- - Faire de la théologie aujourd’hui. Liminaire
- NOCQUET Dany - De quelques dépassements de l’inimitié dans l’Ancien Testament : Israël a aimé ses ennemis
- NICOLET Valérie - Rencontrer l’autre. La position des Galates dans les discussions avec Paul
- ROHMER Céline - Une théologie de la beauté : variations autour de Paul sur la gratuité
- ANTIER Guilhen - Figures du démoniaque. En lisant Kierkegaard, Freud et Matthieu
- COCHAND Nicolas - Confesser sa foi à l’occasion d’un baptême : la théologie pratique comme travail critique sur les croyances
- SINGER Christophe - La théologie chrétienne : grammaire subversive au service d’une cité provisoire
Of some excesses of enmity in the Old Testament: Israel loved its enemies
This article, about the relationships between Israel and the surrounding peoples during the 1st millennium BC, shows how some texts of the Old Testament develop a positive attitude to Israel’s neighbors, highlighting its gratitude to these nations. So, in the history of the Old Testament, the image of Israel is gradually changing from a specificity of separation to a singularity of integration and gratefulness toward others. Israel expresses its love and debt to the different groups who have assisted in its history: Philistines, Arameans, among others.
Meeting others. The position of the Galatians in the discussions with Paul
This article discusses a few elements of the epistle to the Galatians and keeps two things in mind in its interpretation: the fact that Paul presents himself as apostle to the nations, and the position of the Galatians inside the Roman empire. It also includes an analysis of the relationships between Jews and non-Jews in Antiquity in order to better understand why the Galatians’ position, severely criticized by Paul, could actually make sense in the context of these communities.
A theology of beauty: variations around Paul on gratuitousness
In order to reflect on the meaning of the practice of theology today, the author proposes to observe three sets of echoes between Pauline epistles and the Gospel according to Matthew (Gal 4:15-20 // Mt 5:13-16; Rom 7:15-21 // Mt 12:32b-37; Gal 6:7-10 // Mt 7:15-21). The hypothesis defended in this contribution is that the author Matthew bears the traces of a Pauline understanding of the implementation of transcendence in the reality of human existence which passes by a capacity of wonder through beauty. Paul and Matthew in his wake both reflect on God’s active presence through the lexical network of beauty that they take care to distinguish from good. By taking this path to say God, they act as true poets opening the way to a singular way of practising theology.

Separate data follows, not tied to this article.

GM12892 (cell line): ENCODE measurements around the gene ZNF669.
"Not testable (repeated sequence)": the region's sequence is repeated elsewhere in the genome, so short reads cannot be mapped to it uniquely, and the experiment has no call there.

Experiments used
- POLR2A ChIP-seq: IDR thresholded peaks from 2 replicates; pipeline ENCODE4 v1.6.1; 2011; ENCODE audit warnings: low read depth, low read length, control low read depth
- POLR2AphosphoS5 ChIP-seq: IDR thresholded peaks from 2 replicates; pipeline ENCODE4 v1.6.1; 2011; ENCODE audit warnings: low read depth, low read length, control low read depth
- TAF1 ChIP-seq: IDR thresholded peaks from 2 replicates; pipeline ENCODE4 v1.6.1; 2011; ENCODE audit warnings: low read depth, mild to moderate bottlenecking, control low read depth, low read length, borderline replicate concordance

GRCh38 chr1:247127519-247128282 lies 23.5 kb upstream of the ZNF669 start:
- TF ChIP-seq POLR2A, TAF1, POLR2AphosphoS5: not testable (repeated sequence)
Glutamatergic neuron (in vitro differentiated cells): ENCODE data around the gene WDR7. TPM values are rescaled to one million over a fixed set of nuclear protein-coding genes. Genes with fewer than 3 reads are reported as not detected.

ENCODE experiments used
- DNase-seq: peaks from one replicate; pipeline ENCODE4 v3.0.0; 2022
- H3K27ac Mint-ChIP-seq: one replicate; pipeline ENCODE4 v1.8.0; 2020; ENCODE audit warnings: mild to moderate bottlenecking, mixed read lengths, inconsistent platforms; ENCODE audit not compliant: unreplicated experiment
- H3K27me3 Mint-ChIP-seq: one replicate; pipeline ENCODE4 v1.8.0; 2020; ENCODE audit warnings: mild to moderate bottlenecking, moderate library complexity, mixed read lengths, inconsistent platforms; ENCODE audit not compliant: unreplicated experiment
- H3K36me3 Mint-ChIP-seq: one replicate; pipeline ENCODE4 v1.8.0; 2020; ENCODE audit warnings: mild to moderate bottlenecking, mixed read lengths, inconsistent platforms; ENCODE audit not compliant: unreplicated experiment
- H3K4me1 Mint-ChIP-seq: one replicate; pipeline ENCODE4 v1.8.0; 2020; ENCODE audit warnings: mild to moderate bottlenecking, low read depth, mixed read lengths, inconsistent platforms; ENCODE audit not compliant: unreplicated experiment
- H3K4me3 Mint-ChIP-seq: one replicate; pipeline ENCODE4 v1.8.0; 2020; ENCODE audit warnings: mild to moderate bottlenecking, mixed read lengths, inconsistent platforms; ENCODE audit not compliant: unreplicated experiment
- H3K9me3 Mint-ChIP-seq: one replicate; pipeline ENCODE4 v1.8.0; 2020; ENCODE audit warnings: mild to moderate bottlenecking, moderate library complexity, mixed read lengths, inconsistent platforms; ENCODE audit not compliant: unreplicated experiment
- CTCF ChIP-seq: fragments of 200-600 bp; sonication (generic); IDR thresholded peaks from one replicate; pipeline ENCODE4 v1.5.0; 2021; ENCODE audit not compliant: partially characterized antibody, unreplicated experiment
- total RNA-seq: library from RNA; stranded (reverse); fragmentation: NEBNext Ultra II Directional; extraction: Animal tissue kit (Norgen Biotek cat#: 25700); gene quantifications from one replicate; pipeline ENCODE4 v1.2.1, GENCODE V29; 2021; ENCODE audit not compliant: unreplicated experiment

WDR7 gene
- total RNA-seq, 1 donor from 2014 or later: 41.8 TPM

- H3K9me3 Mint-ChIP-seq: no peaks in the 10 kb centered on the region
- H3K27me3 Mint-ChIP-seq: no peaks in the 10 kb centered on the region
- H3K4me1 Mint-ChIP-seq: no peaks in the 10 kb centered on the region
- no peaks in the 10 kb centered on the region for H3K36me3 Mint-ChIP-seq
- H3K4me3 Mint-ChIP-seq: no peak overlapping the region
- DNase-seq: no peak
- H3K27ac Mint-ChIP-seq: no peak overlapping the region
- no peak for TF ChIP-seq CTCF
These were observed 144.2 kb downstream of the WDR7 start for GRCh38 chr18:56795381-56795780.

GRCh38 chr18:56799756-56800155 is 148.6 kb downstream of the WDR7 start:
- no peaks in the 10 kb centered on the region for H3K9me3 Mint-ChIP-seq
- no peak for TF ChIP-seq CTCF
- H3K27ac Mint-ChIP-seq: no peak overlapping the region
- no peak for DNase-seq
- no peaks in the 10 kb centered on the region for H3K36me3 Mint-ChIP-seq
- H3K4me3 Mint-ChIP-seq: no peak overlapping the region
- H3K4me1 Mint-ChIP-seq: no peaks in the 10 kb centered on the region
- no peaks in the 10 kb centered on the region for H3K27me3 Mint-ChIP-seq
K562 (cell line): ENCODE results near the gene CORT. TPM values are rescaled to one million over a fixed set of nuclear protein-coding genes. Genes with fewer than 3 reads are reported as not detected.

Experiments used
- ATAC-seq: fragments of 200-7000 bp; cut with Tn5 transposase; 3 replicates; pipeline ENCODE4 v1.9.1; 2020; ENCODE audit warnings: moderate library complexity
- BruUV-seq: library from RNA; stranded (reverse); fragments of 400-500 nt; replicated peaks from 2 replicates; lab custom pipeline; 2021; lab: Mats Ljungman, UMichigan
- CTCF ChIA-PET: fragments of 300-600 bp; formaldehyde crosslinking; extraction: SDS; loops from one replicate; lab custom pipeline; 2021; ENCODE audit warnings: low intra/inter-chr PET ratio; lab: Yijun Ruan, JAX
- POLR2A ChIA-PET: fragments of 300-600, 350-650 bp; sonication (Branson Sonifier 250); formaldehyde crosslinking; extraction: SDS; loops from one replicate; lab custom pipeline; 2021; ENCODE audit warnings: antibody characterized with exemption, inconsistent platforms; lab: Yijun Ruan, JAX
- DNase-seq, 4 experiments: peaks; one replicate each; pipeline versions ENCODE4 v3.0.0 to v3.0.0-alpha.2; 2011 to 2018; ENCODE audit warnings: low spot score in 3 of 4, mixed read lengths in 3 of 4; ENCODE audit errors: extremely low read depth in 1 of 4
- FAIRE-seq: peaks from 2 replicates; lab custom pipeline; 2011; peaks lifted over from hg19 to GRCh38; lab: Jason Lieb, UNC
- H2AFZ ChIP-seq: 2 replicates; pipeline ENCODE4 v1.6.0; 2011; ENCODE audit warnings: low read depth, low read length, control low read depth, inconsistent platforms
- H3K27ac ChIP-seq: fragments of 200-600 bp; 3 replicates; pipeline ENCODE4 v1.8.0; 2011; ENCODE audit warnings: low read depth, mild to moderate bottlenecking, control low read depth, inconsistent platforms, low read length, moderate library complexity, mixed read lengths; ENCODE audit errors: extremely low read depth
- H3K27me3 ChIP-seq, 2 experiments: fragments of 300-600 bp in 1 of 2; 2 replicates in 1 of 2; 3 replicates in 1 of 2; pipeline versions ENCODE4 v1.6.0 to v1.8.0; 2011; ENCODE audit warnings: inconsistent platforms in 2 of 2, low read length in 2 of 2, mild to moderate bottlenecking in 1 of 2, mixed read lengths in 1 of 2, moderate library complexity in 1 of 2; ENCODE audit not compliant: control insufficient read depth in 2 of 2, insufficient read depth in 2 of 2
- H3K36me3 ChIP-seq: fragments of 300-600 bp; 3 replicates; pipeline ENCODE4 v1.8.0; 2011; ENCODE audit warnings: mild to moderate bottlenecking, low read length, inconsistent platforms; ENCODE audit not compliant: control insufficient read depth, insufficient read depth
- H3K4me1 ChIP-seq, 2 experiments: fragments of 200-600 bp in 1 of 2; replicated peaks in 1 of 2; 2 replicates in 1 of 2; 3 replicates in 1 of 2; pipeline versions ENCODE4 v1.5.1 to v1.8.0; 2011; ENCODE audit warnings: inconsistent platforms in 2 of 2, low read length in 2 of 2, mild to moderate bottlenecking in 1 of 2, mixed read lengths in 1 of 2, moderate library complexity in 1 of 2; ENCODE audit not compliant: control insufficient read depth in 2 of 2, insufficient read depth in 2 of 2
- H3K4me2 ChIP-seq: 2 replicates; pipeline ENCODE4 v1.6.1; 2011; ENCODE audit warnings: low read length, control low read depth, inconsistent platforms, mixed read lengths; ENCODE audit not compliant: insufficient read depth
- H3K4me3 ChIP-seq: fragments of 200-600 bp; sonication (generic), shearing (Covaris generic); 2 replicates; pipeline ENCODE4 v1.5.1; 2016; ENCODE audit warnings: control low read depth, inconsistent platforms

Figures of the demonic. Reading Kierkegaard, Freud, and Matthew
This article discusses the category of the demonic through a tour in the work of Kierkegaard, then more briefly in that of Freud and in Matthew 8:28-34. In Kierkegaard, the demoniac appears as a subjective position of refusal to become subject in a will to totalize oneself against the possibility of God. In Freud, it is linked to the tragic figure of repetition and destiny expressed by the notion of death drive, and becomes a name for the unconscious as such. In Matthew, the demonic questions theology about its relationship to truth and knowledge when it forgets that its object is in fact a subject.
Confessing one’s faith on the occasion of a baptism: practical theology as critical work on beliefs
The author presents an approach in practical theology. Starting from the observation of a practice, the confession of faith made during an adult baptism, he situates it in its liturgical context by giving a historical perspective to the texts that regulate its current practice in the French Reformed tradition. He then looks at the process leading to the public act, in critical dialogue with two approaches to the psychology of belief, one social, the other cognitive. He considers that, contrary to what these approaches seem to indicate, to say one is a believer today implies a critical work of the person on his or her own beliefs. He concludes by indicating avenues of research to pursue the approach.
Christian theology: a subversive grammar serving a temporary city
If theological work aims at giving language to the event of faith, then theology can be defined with Luther as the “grammar of the word God”. This article explores what this definition implies regarding the possibility of a theology based on experience and Scripture, avoiding the risk of a confessionalism that is hermetic to all dialogue, and thus at the service of a human existence traversed by hope for the Kingdom.